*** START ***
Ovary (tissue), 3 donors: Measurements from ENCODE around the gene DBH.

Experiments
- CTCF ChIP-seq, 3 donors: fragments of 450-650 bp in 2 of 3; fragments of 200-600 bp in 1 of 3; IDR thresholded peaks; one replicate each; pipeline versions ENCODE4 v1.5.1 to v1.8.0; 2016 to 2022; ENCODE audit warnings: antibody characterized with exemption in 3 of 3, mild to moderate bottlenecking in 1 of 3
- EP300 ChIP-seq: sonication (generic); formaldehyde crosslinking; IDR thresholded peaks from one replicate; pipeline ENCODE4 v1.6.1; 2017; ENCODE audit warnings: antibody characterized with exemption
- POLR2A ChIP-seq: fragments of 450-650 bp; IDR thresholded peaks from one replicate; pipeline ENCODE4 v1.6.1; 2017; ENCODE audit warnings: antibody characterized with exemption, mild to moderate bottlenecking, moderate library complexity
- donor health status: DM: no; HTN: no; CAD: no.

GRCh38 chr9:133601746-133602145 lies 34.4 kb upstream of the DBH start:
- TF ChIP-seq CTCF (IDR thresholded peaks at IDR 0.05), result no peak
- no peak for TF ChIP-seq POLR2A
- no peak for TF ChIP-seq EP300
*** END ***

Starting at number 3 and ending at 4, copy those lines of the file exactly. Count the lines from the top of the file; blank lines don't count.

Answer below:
- CTCF ChIP-seq, 3 donors: fragments of 450-650 bp in 2 of 3; fragments of 200-600 bp in 1 of 3; IDR thresholded peaks; one replicate each; pipeline versions ENCODE4 v1.5.1 to v1.8.0; 2016 to 2022; ENCODE audit warnings: antibody characterized with exemption in 3 of 3, mild to moderate bottlenecking in 1 of 3
- EP300 ChIP-seq: sonication (generic); formaldehyde crosslinking; IDR thresholded peaks from one replicate; pipeline ENCODE4 v1.6.1; 2017; ENCODE audit warnings: antibody characterized with exemption